On Saturday, George Entwistle’s resignation as the BBC’s director-general looked like the act of a decent and principled man. It doesn’t look such a principled act now we know that Entwistle will be paid £450,000 for resigning. (A year’s salary.) A classic case of being rewarded for failure.

True, it’s a lot more modest than Rebekah Brooks’ £7m payoff from News International after the phone hacking scandal. But the licence fee payers are paying for it. It’s more than he was entitled to (six months.) And it’s another gift for the BBC’s enemies at News International and the Daily Mail, who will use it as ammunition in their campaign against the compulsory BBC licence fee.

Millions of licence fee payers face tough times. They will be outraged at the way they’re being punished for George Entwistle’s incompetence. Mr Decent has turned into Mr Shameless.

It suggests that Chris Patten and George Entwistle either didn’t consider how bad this would look, or didn’t care.

Will the BBC survive Newsnight and Savile?

Endgame: John Humphrys ends his editor-in-chief’s career

Last night, the BBC’s director general George Entwistle resigned after just 55 days in the job after horribly mishandling Newsnight’s disastrous false allegation of child abuse against Lord McAlpine. As I predicted on Ertblog yesterday, Entwistle’s encounter with John Humphrys on Today represented his exit interview.

The BBC is now in an even greater crisis than at the height of the storm over Newsnight’s scrapped exposé of Jimmy Savile. That was an error of omission. By contrast, the McAlpine libel was a grievous error of commission. That failure seems inexplicable coming straight after the Savile scandal, which would have prompted any half competent leader to insistent on the utmost vigilance in vetting future Newsnight reporting.

So is the BBC’s future in doubt? No – provided the new director general gets a grip on the corporation’s bloated and ineffectual management. (You couldn’t call them leaders.) What were they all doing? Why didn’t the PR team alert him to the tweet and Guardian story about Newsnight? Why did the lawyers approve the report libelling Lord McAlpine? It’s hard to imagine John Birt’s BBC scoring such an own goal. As the former Panorama reporter John Ware comments in The Observer, John Birt reinforced the Reithian values of rigour, fairness and accuracy during his time as director general – qualities disastrously absent during the latest Newsnight own goal.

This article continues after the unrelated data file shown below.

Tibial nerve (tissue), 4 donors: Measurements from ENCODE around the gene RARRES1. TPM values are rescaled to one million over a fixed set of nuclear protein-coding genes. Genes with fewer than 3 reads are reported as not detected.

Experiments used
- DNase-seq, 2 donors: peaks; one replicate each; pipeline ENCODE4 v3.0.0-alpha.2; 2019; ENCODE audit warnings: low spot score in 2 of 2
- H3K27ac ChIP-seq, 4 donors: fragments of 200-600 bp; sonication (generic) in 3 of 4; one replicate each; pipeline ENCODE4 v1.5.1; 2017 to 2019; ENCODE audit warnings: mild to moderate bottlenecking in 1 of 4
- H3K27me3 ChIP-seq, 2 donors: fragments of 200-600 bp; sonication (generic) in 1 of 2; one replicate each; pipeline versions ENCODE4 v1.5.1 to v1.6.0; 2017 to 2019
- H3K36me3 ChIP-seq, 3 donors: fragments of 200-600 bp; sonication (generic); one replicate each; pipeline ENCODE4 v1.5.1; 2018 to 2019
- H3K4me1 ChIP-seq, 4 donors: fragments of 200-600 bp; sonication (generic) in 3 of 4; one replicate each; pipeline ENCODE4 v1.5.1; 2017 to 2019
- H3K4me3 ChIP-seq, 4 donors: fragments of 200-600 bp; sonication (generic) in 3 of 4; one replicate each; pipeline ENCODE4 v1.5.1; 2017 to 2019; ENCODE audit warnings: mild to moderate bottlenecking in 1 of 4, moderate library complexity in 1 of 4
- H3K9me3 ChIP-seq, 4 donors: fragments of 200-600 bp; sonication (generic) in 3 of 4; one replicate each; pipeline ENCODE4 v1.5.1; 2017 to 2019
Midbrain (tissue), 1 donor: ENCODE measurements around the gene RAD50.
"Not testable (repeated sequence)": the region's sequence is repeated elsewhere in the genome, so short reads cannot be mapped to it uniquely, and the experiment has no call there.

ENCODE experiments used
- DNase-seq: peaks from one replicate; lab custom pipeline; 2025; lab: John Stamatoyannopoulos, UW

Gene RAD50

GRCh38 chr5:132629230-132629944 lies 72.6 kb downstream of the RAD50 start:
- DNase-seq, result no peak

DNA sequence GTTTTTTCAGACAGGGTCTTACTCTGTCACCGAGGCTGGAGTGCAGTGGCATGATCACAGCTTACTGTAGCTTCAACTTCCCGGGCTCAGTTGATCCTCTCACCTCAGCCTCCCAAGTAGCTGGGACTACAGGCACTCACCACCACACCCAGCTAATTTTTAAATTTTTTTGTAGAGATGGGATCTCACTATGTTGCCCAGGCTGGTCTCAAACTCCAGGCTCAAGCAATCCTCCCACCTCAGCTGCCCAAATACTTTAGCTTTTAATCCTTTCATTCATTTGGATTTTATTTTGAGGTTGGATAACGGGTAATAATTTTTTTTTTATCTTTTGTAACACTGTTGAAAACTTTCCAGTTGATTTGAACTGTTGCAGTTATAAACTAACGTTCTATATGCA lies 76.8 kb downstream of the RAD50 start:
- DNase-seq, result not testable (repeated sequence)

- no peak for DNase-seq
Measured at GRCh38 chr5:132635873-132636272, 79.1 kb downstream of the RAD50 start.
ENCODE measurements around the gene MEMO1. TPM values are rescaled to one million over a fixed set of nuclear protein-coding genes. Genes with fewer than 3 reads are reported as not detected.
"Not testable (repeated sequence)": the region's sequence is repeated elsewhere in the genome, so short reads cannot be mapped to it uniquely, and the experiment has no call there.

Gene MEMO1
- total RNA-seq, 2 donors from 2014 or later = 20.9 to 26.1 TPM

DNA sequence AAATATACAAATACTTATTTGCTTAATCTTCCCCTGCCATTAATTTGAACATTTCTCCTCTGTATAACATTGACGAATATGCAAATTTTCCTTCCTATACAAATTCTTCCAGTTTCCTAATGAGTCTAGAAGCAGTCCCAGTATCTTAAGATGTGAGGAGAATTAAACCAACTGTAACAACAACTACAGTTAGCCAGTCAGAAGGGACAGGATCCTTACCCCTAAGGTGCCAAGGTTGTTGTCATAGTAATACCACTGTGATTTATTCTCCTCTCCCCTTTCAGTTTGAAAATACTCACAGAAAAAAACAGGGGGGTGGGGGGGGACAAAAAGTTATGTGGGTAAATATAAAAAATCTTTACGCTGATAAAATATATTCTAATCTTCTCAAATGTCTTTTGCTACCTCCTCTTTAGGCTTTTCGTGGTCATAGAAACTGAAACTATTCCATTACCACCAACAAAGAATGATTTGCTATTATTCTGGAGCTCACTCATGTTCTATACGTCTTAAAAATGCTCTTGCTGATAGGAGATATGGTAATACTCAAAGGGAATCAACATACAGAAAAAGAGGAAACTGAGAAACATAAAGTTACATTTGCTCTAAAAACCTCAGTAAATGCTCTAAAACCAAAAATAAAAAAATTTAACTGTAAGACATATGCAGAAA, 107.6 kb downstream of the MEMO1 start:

And it is surely time to end the fiction that one person can be both the BBC’s chief executive and its editor-in-chief. As the FT’s John Gapper says, that ‘puts immense – perhaps unmanageable – weight on a single individual’.The BBC produced over 400,000 hours of TV and radio programming last year, plus a huge amount of online content. While no one person can personally review all that material, it makes much more sense for the director of news to be the editor-in-chief than the DG, who is in effect the BBC’s chief executive. (The Guardian’s Dan Sabbagh disagrees.)

Finally, the BBC Trust remains as ineffectual as the BBC governors they replaced. The Trust does a poor job both as the corporation’s governing body and as the BBC’s cheerleader and defender. Chris Patten’s uncertain performance as the Trust’s chairman during the Savile crisis reflects this ambiguity. Maybe it is time to accept that Ofcom would do a better job as a true regulator.

Why Britain needs the BBC

In this moment of crisis, we must hold the BBC to higher standards while treasuring the corporation as one of Britain’s greatest creations. Witnessing John Humphrys interrogating George Entwistle was to experience the eternal glory of the BBC. As John Ware says in The Observer,’on any objective view, the BBC is overwhelmingly a force for good and understanding’. It’s hard to imagine the Sunday Times humiliating Rupert Murdoch over phone hacking. (The Times and Sunday Times were very quiet about that scandal until late in the day.) Panorama’s report on the BBC, Newsnight and Jimmy Savile similarly reflected very well on the BBC’s culture and philosophy.

Unsurprisingly, the BBC’s commercial and political enemies have relished the corporation’s current crisis. Rupert Murdoch and the Daily Mail have long wanted to emasculate the Beeb. They must be resisted. Today’s Sun on Sunday headline about Entwistle’s resignation (‘Bye bye Chump’) was a useful reminder of the crassness of the Murdoch press. Britain is a better place for the closure of the News of the World. By contrast, the loss of the BBC would be a tragedy. It must not happen.